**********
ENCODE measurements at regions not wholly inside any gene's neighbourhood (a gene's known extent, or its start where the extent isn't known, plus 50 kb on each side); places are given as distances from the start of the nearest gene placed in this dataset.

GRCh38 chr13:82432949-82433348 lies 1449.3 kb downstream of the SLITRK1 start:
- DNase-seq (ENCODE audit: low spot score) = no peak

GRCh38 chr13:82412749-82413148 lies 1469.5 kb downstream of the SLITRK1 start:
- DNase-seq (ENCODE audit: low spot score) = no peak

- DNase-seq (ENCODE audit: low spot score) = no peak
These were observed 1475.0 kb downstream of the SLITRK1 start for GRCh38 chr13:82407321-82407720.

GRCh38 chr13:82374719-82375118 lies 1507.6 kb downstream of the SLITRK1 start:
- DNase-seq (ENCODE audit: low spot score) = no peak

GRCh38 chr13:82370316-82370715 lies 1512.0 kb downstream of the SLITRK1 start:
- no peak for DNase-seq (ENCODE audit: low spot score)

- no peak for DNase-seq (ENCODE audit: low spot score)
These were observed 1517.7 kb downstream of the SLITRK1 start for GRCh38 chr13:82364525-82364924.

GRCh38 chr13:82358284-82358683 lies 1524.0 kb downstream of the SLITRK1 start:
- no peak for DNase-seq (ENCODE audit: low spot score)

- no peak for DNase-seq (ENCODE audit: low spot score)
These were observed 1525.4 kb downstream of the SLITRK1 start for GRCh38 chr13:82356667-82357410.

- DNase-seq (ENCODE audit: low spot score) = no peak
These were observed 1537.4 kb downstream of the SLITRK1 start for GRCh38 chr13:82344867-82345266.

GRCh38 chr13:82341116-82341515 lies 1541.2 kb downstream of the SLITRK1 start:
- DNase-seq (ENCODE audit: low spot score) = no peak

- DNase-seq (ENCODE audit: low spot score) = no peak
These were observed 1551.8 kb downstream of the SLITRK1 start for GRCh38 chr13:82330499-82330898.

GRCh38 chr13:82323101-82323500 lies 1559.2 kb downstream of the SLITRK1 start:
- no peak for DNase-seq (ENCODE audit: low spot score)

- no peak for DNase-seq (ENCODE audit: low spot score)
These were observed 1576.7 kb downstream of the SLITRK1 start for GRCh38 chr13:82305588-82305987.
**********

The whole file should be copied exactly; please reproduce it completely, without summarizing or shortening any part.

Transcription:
ENCODE measurements at regions not wholly inside any gene's neighbourhood (a gene's known extent, or its start where the extent isn't known, plus 50 kb on each side); places are given as distances from the start of the nearest gene placed in this dataset.

GRCh38 chr13:82432949-82433348 lies 1449.3 kb downstream of the SLITRK1 start:
- DNase-seq (ENCODE audit: low spot score) = no peak

GRCh38 chr13:82412749-82413148 lies 1469.5 kb downstream of the SLITRK1 start:
- DNase-seq (ENCODE audit: low spot score) = no peak

- DNase-seq (ENCODE audit: low spot score) = no peak
These were observed 1475.0 kb downstream of the SLITRK1 start for GRCh38 chr13:82407321-82407720.

GRCh38 chr13:82374719-82375118 lies 1507.6 kb downstream of the SLITRK1 start:
- DNase-seq (ENCODE audit: low spot score) = no peak

GRCh38 chr13:82370316-82370715 lies 1512.0 kb downstream of the SLITRK1 start:
- no peak for DNase-seq (ENCODE audit: low spot score)

- no peak for DNase-seq (ENCODE audit: low spot score)
These were observed 1517.7 kb downstream of the SLITRK1 start for GRCh38 chr13:82364525-82364924.

GRCh38 chr13:82358284-82358683 lies 1524.0 kb downstream of the SLITRK1 start:
- no peak for DNase-seq (ENCODE audit: low spot score)

- no peak for DNase-seq (ENCODE audit: low spot score)
These were observed 1525.4 kb downstream of the SLITRK1 start for GRCh38 chr13:82356667-82357410.

- DNase-seq (ENCODE audit: low spot score) = no peak
These were observed 1537.4 kb downstream of the SLITRK1 start for GRCh38 chr13:82344867-82345266.

GRCh38 chr13:82341116-82341515 lies 1541.2 kb downstream of the SLITRK1 start:
- DNase-seq (ENCODE audit: low spot score) = no peak

- DNase-seq (ENCODE audit: low spot score) = no peak
These were observed 1551.8 kb downstream of the SLITRK1 start for GRCh38 chr13:82330499-82330898.

GRCh38 chr13:82323101-82323500 lies 1559.2 kb downstream of the SLITRK1 start:
- no peak for DNase-seq (ENCODE audit: low spot score)

- no peak for DNase-seq (ENCODE audit: low spot score)
These were observed 1576.7 kb downstream of the SLITRK1 start for GRCh38 chr13:82305588-82305987.